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Frequently Asked Questions on Securities Transaction Taxes
General Questions on Securities Transaction Taxes
1. What is a securities transaction tax (STT)?
A securities transaction tax is a tax imposed on securities transfers, including, generally, purchases and sales. The tax could apply to the value of trades in stocks, bonds, derivative instruments, mutual funds, exchange-traded funds (ETFs), and other securities.
2. What is ICI’s position on STTs?
While an STT can be structured in a variety of ways, ICI believes that any such tax could harm individual fund investors who are investing to meet retirement, education, and other financial goals. Click here for more detail on ICI’s position on STTs, particularly the following points:
- An STT would be a tax on all investors, not just short-term investors.
- If applied to money market funds, such a tax would severely damage the industry.
- In addition to the direct costs of the tax, the tax is likely to have negative effects on all investors in the market and the broader economy.
3. What benefits do proponents of an STT expect?
Proponents of STTs cite the fact that an STT would raise revenue for the government. Supporters of STTs also believe that these taxes will improve the functioning of the markets and help long-term investors.
4. How would the proponents of an STT expect these benefits to be achieved?
Supporters of STTs believe an STT would improve market functioning and help long-term investors in several ways: by reducing stock price volatility; discouraging what they perceive to be a short-term focus on the part of investors; and reducing “financial engineering,” or the creation of complex financial instruments. These arguments are advanced by such advocates as the Aspen Institute, the Economic Policy Institute (EPI), and the Center for Economic and Policy Research (CEPR). (See Claimed Benefits of a Securities Transaction Tax, Questions 14–18 below.)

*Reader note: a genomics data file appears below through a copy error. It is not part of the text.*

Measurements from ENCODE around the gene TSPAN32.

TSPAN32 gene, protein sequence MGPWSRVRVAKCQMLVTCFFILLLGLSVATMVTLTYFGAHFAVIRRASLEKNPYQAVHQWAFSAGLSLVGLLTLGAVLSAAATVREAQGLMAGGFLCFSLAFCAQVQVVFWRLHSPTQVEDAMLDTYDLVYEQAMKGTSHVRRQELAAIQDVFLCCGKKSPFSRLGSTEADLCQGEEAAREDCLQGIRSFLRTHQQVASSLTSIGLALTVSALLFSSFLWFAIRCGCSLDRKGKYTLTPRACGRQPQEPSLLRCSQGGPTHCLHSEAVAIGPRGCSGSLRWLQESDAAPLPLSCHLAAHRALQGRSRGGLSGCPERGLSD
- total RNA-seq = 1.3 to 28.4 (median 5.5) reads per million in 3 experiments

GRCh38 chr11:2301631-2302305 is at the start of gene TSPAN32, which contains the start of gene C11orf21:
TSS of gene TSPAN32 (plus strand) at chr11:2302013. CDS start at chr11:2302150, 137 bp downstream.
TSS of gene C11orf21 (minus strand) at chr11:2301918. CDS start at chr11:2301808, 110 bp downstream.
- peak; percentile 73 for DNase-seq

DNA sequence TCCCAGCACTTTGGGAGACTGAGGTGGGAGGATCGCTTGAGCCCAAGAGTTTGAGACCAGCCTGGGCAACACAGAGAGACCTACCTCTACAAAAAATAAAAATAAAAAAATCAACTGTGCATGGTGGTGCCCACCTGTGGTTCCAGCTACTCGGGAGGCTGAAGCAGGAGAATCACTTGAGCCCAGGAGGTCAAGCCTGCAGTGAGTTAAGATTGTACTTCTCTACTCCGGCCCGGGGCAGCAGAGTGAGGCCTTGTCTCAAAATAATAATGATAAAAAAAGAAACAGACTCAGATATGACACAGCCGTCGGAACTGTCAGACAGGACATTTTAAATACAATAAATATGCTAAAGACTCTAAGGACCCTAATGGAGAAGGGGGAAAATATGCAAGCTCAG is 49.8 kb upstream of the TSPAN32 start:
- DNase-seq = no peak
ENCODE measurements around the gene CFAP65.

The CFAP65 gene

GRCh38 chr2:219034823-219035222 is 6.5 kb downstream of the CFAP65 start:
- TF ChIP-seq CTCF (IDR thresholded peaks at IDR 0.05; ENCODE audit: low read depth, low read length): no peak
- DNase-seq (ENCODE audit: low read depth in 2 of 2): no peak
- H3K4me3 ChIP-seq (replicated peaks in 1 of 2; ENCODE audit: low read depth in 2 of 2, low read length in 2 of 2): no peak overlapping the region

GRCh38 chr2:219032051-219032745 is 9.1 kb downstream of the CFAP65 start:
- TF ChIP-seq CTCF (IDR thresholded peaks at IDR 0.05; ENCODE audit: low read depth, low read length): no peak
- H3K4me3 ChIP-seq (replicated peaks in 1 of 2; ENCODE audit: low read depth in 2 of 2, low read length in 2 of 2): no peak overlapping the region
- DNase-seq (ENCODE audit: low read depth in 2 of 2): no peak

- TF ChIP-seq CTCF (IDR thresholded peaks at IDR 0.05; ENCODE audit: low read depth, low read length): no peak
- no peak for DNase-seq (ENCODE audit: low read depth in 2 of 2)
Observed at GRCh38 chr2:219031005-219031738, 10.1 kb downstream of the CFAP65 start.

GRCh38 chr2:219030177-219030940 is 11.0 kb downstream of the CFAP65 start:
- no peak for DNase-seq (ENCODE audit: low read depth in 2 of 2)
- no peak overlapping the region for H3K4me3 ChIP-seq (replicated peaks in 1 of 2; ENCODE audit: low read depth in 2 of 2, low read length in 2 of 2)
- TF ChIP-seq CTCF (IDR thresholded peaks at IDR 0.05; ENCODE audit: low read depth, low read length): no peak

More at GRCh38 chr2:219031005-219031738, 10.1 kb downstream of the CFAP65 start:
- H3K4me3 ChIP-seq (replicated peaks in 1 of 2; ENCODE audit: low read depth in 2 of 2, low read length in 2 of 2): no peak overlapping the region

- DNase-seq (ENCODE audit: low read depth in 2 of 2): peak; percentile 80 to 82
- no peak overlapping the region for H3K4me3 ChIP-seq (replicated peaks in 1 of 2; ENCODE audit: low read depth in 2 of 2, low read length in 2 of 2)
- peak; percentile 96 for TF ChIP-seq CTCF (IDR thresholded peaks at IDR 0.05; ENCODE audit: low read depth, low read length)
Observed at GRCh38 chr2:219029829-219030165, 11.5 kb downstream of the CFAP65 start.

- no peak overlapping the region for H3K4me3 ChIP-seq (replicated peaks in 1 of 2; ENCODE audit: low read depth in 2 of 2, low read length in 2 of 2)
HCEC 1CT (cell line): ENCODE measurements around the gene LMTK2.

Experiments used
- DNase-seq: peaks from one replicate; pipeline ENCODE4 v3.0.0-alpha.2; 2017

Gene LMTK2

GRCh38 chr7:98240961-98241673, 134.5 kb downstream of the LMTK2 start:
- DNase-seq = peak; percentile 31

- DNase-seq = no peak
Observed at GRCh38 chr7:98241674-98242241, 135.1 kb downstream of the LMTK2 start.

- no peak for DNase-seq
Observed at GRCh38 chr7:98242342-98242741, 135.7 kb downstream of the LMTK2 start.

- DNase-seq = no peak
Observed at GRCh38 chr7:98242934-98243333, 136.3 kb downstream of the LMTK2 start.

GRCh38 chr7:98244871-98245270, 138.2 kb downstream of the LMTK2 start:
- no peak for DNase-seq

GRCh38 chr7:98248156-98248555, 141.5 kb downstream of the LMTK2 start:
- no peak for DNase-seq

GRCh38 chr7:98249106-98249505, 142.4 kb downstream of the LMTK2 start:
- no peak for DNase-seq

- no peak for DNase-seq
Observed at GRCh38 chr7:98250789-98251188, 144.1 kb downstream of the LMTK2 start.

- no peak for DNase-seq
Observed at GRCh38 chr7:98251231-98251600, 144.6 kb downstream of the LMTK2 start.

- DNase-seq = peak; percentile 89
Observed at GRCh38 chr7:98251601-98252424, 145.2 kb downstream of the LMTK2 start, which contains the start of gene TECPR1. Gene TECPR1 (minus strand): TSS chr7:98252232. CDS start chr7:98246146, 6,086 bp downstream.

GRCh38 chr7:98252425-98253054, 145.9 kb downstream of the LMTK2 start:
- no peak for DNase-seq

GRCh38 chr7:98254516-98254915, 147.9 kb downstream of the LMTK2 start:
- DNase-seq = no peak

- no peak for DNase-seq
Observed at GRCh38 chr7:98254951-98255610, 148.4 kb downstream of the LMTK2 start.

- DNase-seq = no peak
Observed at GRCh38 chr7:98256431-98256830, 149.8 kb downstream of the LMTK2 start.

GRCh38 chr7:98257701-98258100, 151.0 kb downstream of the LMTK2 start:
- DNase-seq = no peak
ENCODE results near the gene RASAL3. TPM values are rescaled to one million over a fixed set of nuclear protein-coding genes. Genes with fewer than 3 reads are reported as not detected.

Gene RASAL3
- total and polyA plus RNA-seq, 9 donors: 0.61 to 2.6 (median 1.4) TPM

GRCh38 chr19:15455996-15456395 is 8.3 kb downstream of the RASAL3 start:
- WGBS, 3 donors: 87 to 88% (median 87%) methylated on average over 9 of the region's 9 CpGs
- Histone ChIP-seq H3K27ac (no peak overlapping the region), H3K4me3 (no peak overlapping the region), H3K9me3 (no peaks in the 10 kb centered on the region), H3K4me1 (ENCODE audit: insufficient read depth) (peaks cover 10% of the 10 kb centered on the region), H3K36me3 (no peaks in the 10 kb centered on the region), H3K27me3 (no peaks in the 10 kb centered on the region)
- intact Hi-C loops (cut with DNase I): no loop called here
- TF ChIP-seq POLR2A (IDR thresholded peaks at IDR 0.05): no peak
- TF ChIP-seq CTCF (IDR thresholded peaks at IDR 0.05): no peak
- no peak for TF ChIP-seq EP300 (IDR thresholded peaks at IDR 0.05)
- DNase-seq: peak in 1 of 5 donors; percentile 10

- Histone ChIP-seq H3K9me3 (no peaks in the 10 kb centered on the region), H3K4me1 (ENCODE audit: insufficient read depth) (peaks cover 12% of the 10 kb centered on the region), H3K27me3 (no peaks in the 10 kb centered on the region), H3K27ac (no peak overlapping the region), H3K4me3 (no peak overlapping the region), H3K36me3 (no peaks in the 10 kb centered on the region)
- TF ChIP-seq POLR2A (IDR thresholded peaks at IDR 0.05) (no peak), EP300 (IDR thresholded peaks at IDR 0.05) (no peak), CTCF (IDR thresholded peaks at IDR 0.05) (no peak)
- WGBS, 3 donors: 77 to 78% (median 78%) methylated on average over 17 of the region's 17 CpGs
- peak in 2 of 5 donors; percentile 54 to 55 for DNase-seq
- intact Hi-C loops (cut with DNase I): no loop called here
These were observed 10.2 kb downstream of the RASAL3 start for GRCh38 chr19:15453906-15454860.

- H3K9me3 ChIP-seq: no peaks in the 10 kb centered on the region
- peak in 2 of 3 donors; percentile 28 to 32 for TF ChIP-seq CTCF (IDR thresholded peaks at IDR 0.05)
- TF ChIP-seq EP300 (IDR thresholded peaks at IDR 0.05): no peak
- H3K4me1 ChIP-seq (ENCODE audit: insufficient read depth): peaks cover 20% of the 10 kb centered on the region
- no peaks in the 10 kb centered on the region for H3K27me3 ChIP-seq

5. Does experience and academic research support the views of STT proponents?
The short answer is no, as is detailed in this FAQ and other materials.
There is no evidence that imposing a transaction tax reduces stock price volatility (see Question 15).
An STT could discourage trading, particularly short-term trades. But there is little evidence to support the view that long-term trades are better for markets or for investors than short-term trades (see Question 16).
It is not clear that an STT would discourage financial engineering, and it might even encourage the practice, as financial firms design products that reduce or avoid the STT (see Question 17 below).
6. What would be the direct impact of a securities transaction tax on fund investors?
An STT that applies broadly to stocks and bonds would raise funds’ costs and reduce investment returns for shareholders in mutual funds, ETFs, and closed-end funds.
Funds trade their portfolio securities routinely as they invest shareholder cash, meet shareholder redemptions, and adjust fund portfolios. An STT would raise transaction costs on those trades, and that cost would reduce shareholders’ returns.
If a securities transaction tax does not exempt trades in mutual fund shares, it would subject mutual fund shareholders to double taxation. A fund buyer would pay tax on both the purchase of fund shares and on the fund’s portfolio trades. Shareholders in money market funds could be hit especially hard by the tax because many of these shareholders buy and sell shares frequently, as they use these accounts to manage their cash balances.
In addition to its direct costs, such a tax is likely to reduce market liquidity (that is, the degree to which an asset can be bought or sold without affecting its price) and widen bid-ask spreads, further increasing investors’ transaction costs.
7. How would a securities transaction tax affect the markets generally?